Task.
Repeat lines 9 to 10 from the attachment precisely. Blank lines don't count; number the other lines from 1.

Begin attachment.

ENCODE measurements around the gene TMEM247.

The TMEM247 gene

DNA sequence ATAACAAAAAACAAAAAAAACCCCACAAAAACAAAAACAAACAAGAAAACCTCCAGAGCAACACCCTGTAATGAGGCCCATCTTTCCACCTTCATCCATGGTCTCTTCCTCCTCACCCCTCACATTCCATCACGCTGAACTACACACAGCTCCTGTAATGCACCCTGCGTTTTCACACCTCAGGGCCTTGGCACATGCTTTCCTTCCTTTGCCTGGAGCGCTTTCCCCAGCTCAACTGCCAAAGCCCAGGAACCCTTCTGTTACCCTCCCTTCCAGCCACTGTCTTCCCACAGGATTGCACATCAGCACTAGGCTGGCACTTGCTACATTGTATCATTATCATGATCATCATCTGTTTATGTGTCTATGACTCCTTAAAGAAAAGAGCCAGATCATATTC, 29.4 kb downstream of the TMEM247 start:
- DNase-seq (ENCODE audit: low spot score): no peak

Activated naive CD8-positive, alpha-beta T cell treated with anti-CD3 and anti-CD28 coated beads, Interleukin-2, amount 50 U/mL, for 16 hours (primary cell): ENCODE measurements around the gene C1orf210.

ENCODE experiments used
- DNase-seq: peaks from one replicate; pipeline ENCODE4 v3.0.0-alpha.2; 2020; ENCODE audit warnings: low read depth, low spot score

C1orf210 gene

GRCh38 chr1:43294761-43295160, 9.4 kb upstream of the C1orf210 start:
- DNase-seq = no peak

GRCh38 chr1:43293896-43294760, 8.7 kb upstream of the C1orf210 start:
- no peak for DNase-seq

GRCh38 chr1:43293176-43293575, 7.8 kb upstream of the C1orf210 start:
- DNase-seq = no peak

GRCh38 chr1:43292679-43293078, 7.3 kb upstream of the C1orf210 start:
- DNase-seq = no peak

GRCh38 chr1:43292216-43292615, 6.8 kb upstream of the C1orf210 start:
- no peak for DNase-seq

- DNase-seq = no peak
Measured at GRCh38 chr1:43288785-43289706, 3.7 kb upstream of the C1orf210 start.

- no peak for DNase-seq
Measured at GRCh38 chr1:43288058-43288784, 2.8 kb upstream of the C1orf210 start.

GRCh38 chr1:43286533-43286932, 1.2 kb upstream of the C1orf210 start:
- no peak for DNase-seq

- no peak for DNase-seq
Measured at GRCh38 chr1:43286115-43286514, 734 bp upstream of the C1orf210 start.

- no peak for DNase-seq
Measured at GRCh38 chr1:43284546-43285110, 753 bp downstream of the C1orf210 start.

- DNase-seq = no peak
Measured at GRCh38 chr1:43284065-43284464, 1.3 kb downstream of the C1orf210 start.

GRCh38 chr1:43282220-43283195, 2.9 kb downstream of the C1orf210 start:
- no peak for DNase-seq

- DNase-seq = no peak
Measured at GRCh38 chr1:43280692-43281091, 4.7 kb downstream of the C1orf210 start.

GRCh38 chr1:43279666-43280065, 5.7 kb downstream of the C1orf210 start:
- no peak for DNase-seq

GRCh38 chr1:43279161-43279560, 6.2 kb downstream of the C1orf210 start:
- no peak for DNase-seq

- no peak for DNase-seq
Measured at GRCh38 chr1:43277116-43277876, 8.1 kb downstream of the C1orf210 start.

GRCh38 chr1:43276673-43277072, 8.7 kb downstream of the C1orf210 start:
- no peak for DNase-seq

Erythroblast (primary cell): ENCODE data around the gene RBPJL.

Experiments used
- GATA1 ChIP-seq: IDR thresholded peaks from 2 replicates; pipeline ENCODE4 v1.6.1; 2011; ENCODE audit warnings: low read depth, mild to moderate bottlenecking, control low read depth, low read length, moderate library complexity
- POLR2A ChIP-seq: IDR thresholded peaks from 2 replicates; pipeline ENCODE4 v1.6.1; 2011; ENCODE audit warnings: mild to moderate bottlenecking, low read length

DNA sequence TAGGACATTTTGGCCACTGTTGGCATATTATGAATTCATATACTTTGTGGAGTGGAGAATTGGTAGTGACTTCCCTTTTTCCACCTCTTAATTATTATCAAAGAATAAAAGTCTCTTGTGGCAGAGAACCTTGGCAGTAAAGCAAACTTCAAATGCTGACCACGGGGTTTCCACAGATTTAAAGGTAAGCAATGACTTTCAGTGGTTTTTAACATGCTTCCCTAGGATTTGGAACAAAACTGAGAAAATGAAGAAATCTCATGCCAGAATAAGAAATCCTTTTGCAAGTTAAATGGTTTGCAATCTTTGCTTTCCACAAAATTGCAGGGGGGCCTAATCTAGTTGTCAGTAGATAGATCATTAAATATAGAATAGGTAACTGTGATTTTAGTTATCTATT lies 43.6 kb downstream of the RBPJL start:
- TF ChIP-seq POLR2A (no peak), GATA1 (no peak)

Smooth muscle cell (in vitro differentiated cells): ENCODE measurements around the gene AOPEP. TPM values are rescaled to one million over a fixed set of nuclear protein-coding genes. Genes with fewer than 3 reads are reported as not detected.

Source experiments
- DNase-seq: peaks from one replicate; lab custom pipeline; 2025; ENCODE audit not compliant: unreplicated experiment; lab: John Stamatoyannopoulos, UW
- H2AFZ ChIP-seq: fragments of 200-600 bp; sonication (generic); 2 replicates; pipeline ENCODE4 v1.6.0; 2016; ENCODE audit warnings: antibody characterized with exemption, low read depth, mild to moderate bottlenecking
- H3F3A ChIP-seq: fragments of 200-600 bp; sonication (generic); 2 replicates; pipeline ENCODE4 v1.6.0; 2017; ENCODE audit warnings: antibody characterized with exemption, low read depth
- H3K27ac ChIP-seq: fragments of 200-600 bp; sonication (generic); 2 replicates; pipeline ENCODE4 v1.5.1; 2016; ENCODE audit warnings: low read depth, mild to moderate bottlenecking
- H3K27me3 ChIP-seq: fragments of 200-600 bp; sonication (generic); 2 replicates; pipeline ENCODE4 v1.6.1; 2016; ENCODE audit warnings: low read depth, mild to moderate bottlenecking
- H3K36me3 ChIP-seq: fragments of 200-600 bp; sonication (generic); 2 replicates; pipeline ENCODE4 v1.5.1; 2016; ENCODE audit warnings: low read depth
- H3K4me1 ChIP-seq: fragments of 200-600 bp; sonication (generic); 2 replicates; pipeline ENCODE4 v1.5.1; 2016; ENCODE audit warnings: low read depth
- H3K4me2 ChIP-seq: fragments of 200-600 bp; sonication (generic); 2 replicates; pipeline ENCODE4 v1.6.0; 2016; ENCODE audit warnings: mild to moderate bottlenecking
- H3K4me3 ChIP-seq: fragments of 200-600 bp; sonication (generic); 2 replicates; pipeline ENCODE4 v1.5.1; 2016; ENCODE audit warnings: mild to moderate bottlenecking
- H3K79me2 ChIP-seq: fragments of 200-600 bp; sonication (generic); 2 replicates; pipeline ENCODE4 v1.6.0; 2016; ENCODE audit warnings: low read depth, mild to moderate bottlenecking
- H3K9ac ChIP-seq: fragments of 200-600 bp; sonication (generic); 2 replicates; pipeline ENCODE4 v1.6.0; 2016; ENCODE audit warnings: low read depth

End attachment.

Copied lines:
GRCh38 chr1:43294761-43295160, 9.4 kb upstream of the C1orf210 start:
- DNase-seq = no peak